John. Fort

Insight of an art student
“Find what you love, and let it kill you.”


Personal identity is the concept you develop about yourself that evolves over the course of your life. This may include aspects of your life that you have no control over, such as where you grew up or the color of your skin, as well as choices you make in life, such as how you spend your time and what you believe.

“Identity may be distinguished from identification; identity is a label, whereas identification refers to the classifying act itself. Identity is thus best construed as being both relational and contextual, while the act of identification is best viewed as inherently processual. That process can be creative or destructive.”- (Wikipedia)
Today’s lecture is full of bewildering information on web-based new media artworks that carry certain social and moral commentary. There are two websites in particular <> and <>, of which we are allowed to pick the one we are most interested in to write about. I picked the which leads you to a page of an alleged thirteen years old artist who welcomes the visitors with a shocking tagline.
“WHAT IS THE BEST WAY TO KILL YOURSELF WHEN YOU’RE UNDER 13?”- ( poses as the personal website of a thirteen year old girl. The website appears to arouse the curiosities of pedophiles (who were the subjects of a rising moral panic in the 90s). As the user navigates through the website by selecting radio buttons that ask them to make assumptions about the attention-seeking character of its author, closeups of feminine body parts (an ear, tied hair, a face with lips parted) appear, enlarged, across the background of each linked web page.
 The simple and “deceptively innocent” introduction, which appears next to a portrait of a “sad eyed” adolescent girl on the main page with a floral background, is in stark contrast to the complexity of the rest of the site. The webpage “consists of various links, electronic interactive texts and poems that reveal the multiple faces of the artist, along with her fears and obsessions”. On one page, Mouchette refers to herself as the fly and blames the web visitor for killing her when they pressed a button on the previous webpage, accompanying that is a sobbing of a young girl in the background. In other page, there is an image of a cat vigorously shaking its head with a button that says “KILL THAT CAT”, upon pressing the button the visitor will be asked why the killed the cat.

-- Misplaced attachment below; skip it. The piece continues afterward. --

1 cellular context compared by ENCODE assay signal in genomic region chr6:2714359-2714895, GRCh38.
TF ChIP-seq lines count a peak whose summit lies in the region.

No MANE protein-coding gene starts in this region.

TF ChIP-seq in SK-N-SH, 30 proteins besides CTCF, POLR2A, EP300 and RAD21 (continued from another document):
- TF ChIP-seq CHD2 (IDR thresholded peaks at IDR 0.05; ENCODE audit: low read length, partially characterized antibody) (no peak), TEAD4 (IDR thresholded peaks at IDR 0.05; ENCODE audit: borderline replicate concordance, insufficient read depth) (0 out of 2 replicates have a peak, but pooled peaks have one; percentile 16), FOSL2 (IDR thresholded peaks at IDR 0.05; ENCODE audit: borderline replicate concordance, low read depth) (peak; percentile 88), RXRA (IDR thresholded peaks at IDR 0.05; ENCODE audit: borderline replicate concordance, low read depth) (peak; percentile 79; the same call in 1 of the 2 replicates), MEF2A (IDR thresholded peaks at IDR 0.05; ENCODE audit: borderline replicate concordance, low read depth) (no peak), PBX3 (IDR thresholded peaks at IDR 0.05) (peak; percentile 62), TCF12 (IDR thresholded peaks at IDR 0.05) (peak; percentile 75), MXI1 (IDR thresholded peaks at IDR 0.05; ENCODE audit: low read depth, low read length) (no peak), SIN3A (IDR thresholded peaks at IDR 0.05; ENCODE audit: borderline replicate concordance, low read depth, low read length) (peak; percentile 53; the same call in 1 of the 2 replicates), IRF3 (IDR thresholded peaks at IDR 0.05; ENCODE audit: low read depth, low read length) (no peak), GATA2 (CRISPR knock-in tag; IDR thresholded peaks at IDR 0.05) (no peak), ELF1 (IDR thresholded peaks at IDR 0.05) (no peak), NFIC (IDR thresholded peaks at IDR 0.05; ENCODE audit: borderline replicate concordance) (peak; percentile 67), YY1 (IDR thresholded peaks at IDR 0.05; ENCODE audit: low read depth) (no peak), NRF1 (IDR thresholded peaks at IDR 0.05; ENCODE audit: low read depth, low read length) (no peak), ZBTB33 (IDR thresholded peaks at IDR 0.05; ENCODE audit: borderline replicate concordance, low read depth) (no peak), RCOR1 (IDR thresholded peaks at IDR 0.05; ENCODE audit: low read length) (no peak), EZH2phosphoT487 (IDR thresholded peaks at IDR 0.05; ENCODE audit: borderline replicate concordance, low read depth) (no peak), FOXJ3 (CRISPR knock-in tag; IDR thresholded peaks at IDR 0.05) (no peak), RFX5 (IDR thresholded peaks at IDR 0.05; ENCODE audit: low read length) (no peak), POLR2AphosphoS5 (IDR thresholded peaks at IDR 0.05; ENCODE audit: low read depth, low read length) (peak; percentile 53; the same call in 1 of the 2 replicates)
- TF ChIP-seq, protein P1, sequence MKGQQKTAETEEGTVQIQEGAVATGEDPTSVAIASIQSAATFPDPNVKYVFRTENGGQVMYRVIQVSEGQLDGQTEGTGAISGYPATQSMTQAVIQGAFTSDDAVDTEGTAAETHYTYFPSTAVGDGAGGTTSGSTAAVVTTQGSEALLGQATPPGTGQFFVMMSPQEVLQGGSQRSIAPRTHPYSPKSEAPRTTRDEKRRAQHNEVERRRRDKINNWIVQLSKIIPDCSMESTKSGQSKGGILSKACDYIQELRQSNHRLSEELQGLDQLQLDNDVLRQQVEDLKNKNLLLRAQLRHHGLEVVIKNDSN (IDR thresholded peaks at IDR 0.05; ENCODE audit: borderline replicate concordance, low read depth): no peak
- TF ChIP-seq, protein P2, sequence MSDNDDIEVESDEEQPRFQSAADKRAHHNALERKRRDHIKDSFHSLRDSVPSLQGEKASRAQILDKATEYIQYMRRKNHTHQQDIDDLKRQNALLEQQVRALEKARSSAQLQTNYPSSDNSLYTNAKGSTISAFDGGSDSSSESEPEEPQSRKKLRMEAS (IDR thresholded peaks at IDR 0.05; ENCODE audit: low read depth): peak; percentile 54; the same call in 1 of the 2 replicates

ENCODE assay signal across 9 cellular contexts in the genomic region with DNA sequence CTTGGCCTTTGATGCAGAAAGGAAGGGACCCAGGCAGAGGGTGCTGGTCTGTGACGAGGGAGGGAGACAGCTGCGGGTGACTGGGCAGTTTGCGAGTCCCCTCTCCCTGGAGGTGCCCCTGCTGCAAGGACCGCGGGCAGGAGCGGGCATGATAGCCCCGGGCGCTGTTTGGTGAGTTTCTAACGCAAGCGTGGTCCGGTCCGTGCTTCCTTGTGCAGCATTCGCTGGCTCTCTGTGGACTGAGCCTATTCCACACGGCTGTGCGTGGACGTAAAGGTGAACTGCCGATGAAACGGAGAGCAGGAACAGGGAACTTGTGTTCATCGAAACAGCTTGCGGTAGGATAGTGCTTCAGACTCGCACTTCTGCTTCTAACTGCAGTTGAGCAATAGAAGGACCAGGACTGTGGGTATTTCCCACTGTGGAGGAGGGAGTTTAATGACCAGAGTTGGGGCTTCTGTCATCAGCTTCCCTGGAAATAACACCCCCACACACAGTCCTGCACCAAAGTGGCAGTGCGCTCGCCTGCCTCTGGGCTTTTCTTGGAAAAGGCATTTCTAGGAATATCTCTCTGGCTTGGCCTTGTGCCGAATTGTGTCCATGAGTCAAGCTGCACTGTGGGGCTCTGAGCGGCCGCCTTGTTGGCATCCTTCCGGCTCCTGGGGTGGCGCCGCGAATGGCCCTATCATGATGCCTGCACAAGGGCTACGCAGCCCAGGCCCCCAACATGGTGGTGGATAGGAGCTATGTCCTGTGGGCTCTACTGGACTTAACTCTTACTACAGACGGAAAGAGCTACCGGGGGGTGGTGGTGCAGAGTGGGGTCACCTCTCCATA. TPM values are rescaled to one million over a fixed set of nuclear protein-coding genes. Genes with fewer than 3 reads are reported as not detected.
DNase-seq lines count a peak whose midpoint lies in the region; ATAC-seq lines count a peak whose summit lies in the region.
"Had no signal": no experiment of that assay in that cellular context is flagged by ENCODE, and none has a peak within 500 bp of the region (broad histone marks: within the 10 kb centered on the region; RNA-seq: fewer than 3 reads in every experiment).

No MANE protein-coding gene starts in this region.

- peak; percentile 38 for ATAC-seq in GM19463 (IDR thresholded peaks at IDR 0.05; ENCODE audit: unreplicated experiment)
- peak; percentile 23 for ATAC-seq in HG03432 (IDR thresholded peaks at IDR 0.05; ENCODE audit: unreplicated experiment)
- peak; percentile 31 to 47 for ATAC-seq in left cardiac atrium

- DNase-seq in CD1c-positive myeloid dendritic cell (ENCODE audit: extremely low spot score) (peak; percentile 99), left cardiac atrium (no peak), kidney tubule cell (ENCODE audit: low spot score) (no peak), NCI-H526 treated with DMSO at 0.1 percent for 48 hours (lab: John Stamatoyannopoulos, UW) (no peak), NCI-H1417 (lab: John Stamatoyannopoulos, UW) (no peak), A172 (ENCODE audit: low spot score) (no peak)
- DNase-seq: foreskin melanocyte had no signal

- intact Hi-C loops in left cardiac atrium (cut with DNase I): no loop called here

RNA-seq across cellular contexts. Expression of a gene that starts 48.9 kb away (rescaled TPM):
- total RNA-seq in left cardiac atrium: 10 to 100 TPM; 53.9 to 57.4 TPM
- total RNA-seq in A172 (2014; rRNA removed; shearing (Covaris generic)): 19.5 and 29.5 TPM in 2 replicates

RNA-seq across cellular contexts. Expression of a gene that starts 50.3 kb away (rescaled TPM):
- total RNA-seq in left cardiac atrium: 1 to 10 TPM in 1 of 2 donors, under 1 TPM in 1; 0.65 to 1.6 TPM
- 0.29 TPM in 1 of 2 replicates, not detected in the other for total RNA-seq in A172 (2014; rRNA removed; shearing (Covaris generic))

Artist Martine Neddam created a personal home page for a fictional character called “Mouchette” loosely based on a 1937 book by Georges Bernanos. Neddam has been impersonating a lonely 12 year old girl on the internet for two decades. Mouchette maintains site interaction with users by keeping in contact through email and the website, as well as maintaining a database of user contributions and reactions. Visitors are given the opportunity to “become Mouchette”, when they become a member of the “mouchette Network”. Members can “create true Mouchette webpages” and are given “a unique opportunity to become a great artist.”


This research is a collective of personal knowledge alongside information I found on the internet, thus I have no ownership of the images and portion of texts. I am only using them under fair use for education purpose.


Posted 31st October 2016 by John. Fort

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